Here's a 'roadmap' to aid osteoporosis treatment
Washington D.C. [USA], Oct 14 : Using advanced mass spectrometry technology, scientists have developed a molecular model that may provide a new framework for improving the design of osteoporosis treatments."Because of our aging population, these kinds of therapeutics are in great demand," said study leader Patrick R. Griffin from Scripps Research Institute in San Diego, California.
Using a technology known as HDX, which the Griffin lab has propelled into mainstream protein analysis, the scientists delivered the first dynamic snapshots of a prime target for osteoporosis treatments: a receptor that regulates calcium levels to maintain healthy bones.
The use of current drugs that target this receptor--called vitamin D receptor agonists--is limited because its use can result in hypercalcemia, a condition that can weaken bones and even cause kidney stones, due to too much calcium in the bloodstream.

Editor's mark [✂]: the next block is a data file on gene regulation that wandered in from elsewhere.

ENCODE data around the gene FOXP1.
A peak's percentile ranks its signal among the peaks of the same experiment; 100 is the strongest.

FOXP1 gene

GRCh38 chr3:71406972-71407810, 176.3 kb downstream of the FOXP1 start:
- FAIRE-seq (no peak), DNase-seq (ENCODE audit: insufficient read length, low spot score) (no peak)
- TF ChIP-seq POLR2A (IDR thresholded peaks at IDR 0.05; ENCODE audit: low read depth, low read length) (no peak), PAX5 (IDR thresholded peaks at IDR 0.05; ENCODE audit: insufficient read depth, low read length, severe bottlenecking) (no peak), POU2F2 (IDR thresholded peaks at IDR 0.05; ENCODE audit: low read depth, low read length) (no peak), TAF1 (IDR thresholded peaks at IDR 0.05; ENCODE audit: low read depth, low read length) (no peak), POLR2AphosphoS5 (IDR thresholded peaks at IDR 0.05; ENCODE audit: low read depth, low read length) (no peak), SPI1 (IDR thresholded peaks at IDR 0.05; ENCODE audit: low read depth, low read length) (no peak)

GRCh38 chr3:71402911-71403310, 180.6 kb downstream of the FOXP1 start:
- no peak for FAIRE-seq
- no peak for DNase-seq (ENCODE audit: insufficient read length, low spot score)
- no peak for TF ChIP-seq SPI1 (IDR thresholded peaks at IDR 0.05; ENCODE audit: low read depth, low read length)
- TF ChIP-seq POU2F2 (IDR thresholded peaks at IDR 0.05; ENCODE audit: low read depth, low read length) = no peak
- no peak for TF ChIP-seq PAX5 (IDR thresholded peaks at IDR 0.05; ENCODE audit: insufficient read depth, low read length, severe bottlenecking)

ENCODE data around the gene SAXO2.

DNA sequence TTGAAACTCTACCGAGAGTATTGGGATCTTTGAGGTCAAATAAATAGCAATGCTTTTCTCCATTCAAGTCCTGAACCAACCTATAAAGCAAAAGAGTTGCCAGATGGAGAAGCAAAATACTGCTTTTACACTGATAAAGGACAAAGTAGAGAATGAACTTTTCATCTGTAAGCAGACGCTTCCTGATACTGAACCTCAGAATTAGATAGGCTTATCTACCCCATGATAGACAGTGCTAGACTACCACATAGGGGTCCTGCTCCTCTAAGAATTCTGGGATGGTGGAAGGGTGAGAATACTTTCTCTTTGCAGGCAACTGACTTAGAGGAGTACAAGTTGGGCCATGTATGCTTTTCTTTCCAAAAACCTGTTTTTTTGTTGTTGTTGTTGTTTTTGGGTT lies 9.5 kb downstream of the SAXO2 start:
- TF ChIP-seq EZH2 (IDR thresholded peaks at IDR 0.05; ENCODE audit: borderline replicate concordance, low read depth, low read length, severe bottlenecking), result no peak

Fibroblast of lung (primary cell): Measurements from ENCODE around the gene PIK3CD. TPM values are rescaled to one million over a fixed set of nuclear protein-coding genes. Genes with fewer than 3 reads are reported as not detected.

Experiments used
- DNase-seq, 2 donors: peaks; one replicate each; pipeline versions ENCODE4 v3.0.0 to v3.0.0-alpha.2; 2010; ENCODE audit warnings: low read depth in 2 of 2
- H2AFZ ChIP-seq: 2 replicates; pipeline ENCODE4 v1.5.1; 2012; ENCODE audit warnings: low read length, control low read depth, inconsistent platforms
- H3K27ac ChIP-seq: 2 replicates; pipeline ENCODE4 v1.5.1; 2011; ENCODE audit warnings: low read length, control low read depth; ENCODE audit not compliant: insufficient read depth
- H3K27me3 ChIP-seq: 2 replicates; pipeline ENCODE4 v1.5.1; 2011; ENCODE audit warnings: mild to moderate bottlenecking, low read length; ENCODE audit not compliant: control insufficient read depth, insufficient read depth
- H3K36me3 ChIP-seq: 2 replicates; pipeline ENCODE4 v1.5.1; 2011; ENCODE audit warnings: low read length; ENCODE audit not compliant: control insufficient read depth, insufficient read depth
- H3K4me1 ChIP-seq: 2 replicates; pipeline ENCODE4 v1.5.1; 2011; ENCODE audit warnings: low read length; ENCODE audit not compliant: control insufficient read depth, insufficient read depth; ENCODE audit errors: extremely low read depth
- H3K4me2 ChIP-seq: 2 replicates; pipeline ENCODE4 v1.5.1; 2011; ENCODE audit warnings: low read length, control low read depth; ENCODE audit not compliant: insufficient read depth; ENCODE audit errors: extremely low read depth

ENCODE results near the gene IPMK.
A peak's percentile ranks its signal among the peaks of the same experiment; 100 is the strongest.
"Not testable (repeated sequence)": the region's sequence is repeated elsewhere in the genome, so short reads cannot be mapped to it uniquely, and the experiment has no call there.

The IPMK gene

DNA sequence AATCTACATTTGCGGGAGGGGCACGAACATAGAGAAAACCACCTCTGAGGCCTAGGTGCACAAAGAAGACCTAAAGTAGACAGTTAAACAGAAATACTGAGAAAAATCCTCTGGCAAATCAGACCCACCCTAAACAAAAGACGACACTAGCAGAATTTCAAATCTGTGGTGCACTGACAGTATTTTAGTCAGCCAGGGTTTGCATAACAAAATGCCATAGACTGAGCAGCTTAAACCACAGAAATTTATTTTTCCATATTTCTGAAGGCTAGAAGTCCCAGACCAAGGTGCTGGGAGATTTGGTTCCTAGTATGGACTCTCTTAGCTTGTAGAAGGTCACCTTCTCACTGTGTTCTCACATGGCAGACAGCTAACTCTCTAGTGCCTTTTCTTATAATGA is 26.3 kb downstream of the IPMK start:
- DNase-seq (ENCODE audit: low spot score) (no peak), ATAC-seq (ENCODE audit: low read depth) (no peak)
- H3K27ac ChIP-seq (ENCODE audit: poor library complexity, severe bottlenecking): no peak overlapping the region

"The idea is that if we could fingerprint how these various ligands interact with the vitamin D receptor, we could provide a kind of roadmap to help develop those that only trigger the non-hypercalcemia gene," Griffin said.
Until now, developing more selective compounds has been hampered by the fact that no one understood the structural mechanism that makes them work.
"This study shows that it's possible to develop a drug that can alter certain aspects of the complex to avoid problematic activation of TRPV6 --and the study points to novel ways to design potential therapeutics to treat osteoporosis safely and more effectively," Griffin noted.
They performed a detailed comparative biophysical study on hundreds of compounds, all with distinct chemical structures.
The scientists used hydrogen-deuterium exchange (HDX) mass spectrometry, a high-precision, high-sensitivity mapping technique that has proven to be a robust method to probe protein conformational or shape changing dynamics within the context of ligand and protein/protein interactions.
HDX can show the specific regions of the protein complex that are altered on interaction with specific ligands, in this case the vitamin D receptor complex, information which can be used to infer structural changes that are the result of a specific interaction.
The research is published today in the journal Nature Communications.